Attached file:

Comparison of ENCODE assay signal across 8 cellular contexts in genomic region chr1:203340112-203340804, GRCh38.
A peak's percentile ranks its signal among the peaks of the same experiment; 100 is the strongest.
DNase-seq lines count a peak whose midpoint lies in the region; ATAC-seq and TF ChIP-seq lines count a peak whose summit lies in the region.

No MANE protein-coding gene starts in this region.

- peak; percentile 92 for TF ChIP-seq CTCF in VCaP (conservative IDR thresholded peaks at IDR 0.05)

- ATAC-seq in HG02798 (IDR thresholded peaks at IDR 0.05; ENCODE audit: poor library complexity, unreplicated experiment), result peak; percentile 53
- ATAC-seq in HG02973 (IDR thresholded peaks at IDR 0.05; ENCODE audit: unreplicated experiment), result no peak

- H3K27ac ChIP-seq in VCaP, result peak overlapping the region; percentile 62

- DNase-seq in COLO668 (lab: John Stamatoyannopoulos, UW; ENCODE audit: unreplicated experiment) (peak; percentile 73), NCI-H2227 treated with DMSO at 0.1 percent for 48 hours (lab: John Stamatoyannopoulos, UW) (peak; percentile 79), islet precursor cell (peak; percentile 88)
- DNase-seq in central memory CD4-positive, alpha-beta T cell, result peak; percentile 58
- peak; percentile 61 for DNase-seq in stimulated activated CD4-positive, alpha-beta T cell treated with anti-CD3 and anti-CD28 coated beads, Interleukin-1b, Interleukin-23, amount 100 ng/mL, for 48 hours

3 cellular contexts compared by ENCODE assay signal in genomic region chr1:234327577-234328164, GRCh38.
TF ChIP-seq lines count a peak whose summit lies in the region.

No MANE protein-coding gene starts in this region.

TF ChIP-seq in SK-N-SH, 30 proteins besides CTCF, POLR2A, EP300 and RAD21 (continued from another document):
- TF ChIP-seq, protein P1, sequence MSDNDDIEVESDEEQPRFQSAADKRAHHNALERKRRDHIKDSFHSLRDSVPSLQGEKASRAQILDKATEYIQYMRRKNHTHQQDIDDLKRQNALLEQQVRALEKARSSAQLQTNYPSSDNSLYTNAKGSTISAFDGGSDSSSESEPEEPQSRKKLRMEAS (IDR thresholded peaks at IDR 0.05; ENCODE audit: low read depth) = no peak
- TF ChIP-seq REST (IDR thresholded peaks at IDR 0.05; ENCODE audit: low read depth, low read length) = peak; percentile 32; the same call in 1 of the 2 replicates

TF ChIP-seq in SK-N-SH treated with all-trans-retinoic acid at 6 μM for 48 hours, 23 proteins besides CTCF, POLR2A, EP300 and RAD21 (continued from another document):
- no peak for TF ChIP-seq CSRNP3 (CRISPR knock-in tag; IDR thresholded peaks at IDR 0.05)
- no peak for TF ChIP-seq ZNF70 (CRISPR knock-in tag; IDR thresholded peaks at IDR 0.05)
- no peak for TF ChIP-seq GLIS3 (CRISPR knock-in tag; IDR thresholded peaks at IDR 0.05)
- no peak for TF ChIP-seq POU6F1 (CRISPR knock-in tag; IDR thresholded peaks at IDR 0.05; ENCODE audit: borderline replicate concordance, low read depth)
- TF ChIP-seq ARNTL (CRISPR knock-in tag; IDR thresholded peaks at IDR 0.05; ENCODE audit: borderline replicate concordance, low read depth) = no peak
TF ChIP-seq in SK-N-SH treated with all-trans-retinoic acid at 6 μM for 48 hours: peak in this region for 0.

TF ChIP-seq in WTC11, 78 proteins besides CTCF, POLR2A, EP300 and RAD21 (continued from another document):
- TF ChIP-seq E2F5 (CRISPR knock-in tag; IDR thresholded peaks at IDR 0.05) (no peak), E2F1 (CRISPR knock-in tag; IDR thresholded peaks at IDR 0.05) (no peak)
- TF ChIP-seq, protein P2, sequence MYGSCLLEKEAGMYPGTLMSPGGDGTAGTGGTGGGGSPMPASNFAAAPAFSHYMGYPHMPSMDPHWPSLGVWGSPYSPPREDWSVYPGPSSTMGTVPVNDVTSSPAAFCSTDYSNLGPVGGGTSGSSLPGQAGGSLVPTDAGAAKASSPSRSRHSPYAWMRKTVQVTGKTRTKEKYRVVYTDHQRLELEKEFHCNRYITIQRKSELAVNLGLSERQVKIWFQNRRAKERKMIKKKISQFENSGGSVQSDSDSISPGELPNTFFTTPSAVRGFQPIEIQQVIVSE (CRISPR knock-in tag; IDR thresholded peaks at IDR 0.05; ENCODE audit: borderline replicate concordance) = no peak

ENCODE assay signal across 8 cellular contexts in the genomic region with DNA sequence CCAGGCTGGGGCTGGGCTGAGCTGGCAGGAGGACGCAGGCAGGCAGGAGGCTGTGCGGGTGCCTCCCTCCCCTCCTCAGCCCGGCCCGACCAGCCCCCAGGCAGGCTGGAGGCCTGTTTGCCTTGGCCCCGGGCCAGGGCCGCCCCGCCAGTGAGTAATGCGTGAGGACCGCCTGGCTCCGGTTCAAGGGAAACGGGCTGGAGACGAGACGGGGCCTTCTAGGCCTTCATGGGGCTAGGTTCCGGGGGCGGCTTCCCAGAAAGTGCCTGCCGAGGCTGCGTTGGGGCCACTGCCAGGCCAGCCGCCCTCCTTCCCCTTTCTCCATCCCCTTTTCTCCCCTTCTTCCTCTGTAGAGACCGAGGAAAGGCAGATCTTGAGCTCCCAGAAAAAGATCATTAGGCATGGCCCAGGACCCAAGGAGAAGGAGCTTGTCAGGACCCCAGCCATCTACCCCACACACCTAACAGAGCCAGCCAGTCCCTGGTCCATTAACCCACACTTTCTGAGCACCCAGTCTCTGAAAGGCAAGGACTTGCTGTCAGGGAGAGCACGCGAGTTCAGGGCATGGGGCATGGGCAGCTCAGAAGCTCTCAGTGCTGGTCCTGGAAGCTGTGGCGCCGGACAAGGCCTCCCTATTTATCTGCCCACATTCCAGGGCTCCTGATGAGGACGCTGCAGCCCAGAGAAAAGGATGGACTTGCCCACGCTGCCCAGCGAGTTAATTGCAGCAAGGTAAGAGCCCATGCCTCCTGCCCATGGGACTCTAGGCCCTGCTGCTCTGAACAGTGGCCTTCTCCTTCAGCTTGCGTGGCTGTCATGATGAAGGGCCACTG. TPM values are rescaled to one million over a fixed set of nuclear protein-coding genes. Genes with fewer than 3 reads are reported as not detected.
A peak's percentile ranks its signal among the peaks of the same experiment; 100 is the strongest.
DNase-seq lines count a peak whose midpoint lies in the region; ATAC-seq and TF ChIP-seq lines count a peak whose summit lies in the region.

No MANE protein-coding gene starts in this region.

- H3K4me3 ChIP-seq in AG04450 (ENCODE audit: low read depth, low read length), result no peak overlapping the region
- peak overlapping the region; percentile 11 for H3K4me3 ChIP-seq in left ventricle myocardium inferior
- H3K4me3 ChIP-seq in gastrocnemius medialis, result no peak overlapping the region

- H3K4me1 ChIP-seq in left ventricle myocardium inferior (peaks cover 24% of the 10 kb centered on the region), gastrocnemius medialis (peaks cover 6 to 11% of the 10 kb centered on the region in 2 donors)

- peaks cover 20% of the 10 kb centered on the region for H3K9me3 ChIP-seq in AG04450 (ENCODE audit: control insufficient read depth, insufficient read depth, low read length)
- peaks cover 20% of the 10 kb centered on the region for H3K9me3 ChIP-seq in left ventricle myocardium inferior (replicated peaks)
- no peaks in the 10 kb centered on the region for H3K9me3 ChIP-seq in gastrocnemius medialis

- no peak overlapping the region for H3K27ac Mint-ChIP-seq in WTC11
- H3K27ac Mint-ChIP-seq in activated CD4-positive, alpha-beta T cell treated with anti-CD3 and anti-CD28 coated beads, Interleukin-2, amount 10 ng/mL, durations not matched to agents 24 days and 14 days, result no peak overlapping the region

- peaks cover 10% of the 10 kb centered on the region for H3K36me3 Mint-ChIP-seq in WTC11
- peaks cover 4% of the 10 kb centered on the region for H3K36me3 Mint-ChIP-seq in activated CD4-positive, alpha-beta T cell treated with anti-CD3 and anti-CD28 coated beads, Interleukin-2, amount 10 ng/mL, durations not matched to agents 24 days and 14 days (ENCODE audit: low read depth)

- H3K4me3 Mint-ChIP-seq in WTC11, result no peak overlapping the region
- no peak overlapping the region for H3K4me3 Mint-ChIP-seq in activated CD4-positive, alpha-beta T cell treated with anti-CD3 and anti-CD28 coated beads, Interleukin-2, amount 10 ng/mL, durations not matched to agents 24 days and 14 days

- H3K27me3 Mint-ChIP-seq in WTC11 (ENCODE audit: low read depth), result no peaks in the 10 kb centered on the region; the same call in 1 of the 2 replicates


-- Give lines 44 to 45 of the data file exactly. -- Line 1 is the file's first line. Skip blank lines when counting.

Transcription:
- no peak overlapping the region for H3K4me3 Mint-ChIP-seq in activated CD4-positive, alpha-beta T cell treated with anti-CD3 and anti-CD28 coated beads, Interleukin-2, amount 10 ng/mL, durations not matched to agents 24 days and 14 days

- H3K27me3 Mint-ChIP-seq in WTC11 (ENCODE audit: low read depth), result no peaks in the 10 kb centered on the region; the same call in 1 of the 2 replicates